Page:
Reaping the Benefits of Collaborative Projects

State Soil & Water Conservation Commission representatives joined JSWCD on August 10 and 11 to hear about and see the collaborative projects we have going on down here in Southern Oregon.

Rogue River Watershed Council staff Brian Barr and Sarah Sauter share the importance of riparian restoration with State Soil & Water Conservation Commission representatives.

Over their two day tour, commission representatives heard presentations from Lomakatsi, Rogue River Watershed Council, and our local JSWCD staff, informing them of the amazing conservation programs taking place locally that ultimately benefit our ecological and human communities, as well as our local agricultural economy.

On August 11, we toured two local project sites to highlight the amazing benefits that community collaboration can create.




Wagner Creek restoration site. Approximately 9 months post-blackberry treatment. The site will be replanted with native riparian vegetation this winter.

Wagner Creek Restoration Site

Rogue River Watershed Council's (RRWC) Sarah Sauter led tour participants around a City of Talent property along Wagner Creek which has recently been treated for blackberry removal.

This site is one of several sites making up 6 miles along Wagner Creek that are part of a community-level restoration initiative. Eight landowners, along with JSWCD and RRWC, have combined forces to make irrigation system improvements to improve fish passage and restore riparian habitat to improve overall habitat quality.

Because Wagner Creek is a fish-bearing stream--meaning it is a stream used by spawning salmon and steelhead-- restoration projects that target the removal of invasive species and native species re-planting are especially important. Healthy, intact riparian areas--the vegetated area immediately adjacent to a waterway--are critical to high quality  in-stream habitat. Mature riparian trees, shrubs, and other vegetation filter water pollutants, reduce the negative impact of flood events, and, most importantly for aquatic organisms, shade the water, keeping it cool and rich in oxygen.

Native willows returning post-blackberry treatment. The process of removing blackberries and other unwanted vegetation effectively releases native plants that are otherwise "suffocated" by the dense covering of blackberry brambles.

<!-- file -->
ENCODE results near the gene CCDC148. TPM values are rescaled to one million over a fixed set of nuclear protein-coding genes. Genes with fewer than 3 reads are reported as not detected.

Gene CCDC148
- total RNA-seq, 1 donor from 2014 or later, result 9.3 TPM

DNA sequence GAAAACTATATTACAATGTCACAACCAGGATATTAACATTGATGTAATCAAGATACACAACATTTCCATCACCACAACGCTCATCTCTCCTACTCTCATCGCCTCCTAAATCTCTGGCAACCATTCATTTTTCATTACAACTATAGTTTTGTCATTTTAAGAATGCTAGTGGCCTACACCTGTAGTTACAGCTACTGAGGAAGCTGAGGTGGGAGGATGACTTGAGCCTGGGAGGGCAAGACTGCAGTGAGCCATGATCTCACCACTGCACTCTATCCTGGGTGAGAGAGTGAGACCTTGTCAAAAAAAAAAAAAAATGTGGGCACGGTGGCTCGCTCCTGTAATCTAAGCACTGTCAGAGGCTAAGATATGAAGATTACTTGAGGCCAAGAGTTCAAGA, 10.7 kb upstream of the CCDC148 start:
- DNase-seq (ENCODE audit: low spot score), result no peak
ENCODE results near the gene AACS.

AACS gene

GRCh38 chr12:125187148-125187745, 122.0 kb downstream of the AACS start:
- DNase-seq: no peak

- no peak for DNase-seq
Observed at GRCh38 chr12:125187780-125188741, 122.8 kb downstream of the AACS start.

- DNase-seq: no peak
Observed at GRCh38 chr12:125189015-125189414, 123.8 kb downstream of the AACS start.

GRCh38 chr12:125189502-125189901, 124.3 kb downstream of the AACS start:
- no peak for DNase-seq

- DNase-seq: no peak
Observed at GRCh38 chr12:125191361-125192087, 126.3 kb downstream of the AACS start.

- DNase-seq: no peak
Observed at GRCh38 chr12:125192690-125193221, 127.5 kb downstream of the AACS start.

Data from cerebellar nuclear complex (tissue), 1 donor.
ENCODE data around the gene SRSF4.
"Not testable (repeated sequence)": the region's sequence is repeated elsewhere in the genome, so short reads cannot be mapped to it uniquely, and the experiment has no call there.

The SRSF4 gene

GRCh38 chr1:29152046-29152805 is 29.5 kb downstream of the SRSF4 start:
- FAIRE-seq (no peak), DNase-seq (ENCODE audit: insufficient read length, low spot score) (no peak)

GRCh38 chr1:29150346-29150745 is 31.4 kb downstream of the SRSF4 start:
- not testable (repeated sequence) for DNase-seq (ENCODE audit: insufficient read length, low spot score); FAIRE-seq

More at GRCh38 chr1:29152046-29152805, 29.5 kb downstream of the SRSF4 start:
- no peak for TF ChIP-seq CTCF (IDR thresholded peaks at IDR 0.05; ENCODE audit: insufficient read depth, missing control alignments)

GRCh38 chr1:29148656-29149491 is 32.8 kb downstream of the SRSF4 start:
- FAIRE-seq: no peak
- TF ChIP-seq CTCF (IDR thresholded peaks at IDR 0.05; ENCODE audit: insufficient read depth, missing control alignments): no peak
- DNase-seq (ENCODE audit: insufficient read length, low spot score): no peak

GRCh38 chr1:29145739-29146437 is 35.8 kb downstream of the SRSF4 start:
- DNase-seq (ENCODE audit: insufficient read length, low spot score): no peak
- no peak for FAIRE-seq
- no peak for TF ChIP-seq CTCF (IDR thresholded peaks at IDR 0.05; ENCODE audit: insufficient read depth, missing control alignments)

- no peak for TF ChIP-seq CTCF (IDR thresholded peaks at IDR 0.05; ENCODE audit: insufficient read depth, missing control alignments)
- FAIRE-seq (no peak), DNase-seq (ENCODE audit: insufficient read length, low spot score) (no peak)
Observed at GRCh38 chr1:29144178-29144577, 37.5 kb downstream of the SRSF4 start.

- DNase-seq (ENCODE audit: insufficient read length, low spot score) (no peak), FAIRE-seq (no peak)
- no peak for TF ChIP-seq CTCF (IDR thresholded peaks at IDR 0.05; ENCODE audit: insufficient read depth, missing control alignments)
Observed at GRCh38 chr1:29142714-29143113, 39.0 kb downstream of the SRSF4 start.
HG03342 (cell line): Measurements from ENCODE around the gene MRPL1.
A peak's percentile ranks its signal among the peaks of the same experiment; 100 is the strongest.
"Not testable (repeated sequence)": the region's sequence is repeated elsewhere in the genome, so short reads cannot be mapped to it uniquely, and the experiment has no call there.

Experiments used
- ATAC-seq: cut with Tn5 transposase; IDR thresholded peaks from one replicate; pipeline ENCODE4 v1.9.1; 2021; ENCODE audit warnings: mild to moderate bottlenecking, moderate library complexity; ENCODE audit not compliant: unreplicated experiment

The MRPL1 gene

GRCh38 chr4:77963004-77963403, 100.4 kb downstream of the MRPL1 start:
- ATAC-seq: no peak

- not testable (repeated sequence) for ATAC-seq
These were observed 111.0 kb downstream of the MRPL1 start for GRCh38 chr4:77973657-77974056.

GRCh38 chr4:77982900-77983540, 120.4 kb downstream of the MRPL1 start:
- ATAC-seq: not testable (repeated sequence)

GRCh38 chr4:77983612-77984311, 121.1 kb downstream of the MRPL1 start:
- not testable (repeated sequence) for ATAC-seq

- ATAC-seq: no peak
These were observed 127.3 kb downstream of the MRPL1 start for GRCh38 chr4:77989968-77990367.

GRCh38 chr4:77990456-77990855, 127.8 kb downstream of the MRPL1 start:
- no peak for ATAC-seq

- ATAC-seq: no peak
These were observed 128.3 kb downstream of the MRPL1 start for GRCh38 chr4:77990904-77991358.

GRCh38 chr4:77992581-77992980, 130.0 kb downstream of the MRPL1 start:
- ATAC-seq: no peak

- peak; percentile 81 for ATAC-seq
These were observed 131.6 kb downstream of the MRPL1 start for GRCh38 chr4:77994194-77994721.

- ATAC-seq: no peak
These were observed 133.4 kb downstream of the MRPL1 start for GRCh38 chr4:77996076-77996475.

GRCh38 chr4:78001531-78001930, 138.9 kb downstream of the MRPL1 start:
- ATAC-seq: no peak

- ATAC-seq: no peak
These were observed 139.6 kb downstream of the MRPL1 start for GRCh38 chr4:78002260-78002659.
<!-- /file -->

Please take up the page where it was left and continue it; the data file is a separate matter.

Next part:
This site will be part of 20 year temperature tracking study which will allow land and resource managers to track the impact of such restoration projects. We hope to see native vegetation return along this stretch of Wagner Creek, ultimately reducing water temperature and improving aquatic habitat.








Bradshaw Drop Piping Project

The Yankee Creek Concrete Flume. Built in 1956, this flume is well past its prime. Conversion to a pressurized piped system will improve irrigation effieciency and improve in-stream habitat for spawning coho salmon.

In an effort to meet both the needs of spawning endangered coho salmon and local irrigation water users, the Rogue River Valley Irrigation District has collaborated with multiple entities to develop plans to convert an out-of-date irrigation system to a state of the art piped, pressurized system. The Bradshaw Drop project will  significantly improve in-stream fish habitat as well as irrigation efficiency.

As part of the Little Butte Creek Watershed, collaboration with this project allows JSWCD to work towards ahcieving its goals in its Oregon Department of Agriculture Focus Area. Because the Little Butte Creek Watershed Focus Area has been a prime target of JSWCD staff and resources to improve soil and water quality, the improvements that this project will bring will further support JSWCD's work in the watershed.

The ultimate return of 7 cfs of water to Little Butte Creek and conversion of flood irrigated systems to pressurized systems is a true win-win for both wildlife and agricultural producers. JSWCD is proud to be working with a project that achieves the mission of a wide-variety of stakeholders from around the state. It is the hope of the primary players in this project that collaborative projects like this will continue to gain a foothold in the realm of conservation. It is only through projects such as these that real, sustainable conservation can take place. 


For more information about either of these projects contact:

Jackson Soil & Water Conservation District 541-423-6182

Rogue River Watershed Council 541-423-6158

Rogue River Valley Irrigation District  541-773-6127